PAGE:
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It's Only a Minus Sign

Solve these differential equations to see how a minus sign can change the answer

Out in Space

Age 16 to 18
Challenge Level
Thank you to Tarang James of Kerang Technical High School and Andre from Tudor Vianu National College, Romania for your solutions to this problem.

First I shall prove the formula: $$a = v{dv\over dx}\quad (1)$$ I shall write the formula for acceleration ${dv\over dt}$ as $$a = {dv\over dt} = {dv\over dx}.{dx\over dt} = v. {dv\over dx}$$

From the problem, I know that $a = -c/x^2$, as vectors $a$ and $x$ have opposite signs. Using this and relation (1), I obtain: In this example $${dv\over dt} = v.{dv\over dx} = -{c\over x^2}$$ and hence $$\int v dv = \int {-c\over x^2} dx\;,$$ so $${v^2\over 2}= {c\over x} + k$$ and we are given $c=4\times 10^5$, and $v=10$ when $x=10^4$ so $$ k = -40 + 50 = 10.$$ Hence when $v=5$ we have $$12.5 = {c\over x} + 10$$ which gives $x = {4\times 10^5 \over 2.5}= 160,000$. So the space craft moves at $5 \; \text{ km}$ per second when it is $160,000 \; \text{km}$ from the Earth.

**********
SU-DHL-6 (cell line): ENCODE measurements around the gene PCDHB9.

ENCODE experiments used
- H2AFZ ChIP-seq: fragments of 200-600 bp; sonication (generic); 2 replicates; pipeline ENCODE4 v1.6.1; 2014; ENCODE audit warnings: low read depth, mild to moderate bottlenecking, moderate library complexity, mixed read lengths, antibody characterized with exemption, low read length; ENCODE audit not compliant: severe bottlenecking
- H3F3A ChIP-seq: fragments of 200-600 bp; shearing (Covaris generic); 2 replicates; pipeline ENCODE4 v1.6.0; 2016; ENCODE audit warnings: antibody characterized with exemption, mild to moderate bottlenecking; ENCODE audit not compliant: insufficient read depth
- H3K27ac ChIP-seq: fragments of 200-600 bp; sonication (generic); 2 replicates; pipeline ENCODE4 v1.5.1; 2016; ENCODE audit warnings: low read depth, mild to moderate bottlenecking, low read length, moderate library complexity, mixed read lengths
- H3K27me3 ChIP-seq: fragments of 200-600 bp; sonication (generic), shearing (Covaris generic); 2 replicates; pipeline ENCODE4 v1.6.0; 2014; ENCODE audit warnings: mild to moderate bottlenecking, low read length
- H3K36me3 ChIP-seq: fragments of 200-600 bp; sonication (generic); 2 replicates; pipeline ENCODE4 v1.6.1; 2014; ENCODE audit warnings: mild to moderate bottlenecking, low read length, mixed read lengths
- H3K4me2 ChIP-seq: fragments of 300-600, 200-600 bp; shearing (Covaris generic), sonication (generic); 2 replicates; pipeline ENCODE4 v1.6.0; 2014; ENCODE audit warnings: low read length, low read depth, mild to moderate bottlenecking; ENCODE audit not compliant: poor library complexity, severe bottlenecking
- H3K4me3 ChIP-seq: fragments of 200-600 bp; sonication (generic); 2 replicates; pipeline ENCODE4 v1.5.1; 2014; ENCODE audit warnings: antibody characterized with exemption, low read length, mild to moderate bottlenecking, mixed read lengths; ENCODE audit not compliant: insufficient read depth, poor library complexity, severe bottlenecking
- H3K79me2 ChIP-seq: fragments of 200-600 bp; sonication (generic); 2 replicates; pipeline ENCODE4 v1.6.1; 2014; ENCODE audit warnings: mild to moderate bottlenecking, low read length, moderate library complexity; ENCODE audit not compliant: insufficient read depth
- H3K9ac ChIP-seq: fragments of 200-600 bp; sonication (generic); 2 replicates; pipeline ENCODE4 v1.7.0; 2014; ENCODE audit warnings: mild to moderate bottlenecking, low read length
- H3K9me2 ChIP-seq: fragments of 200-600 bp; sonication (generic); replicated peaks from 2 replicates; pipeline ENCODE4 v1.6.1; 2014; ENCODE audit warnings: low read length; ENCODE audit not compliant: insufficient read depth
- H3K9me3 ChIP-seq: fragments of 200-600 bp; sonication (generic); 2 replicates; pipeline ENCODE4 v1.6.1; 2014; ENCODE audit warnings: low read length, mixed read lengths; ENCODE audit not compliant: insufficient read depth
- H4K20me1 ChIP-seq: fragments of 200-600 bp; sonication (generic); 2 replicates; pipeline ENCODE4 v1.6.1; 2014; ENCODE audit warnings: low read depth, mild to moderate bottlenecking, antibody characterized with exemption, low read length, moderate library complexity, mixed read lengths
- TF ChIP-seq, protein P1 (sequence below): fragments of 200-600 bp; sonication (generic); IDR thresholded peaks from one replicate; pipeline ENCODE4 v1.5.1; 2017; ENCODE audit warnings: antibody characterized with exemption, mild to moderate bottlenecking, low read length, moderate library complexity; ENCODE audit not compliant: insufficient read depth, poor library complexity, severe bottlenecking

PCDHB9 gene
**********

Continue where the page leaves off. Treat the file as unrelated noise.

I solved the problem in two ways, as above using the relation just proved, and using conservation of energy. The methods are essentially the same and the constant given as $c$ combines the gravitational constant $G$ and the mass of the Earth.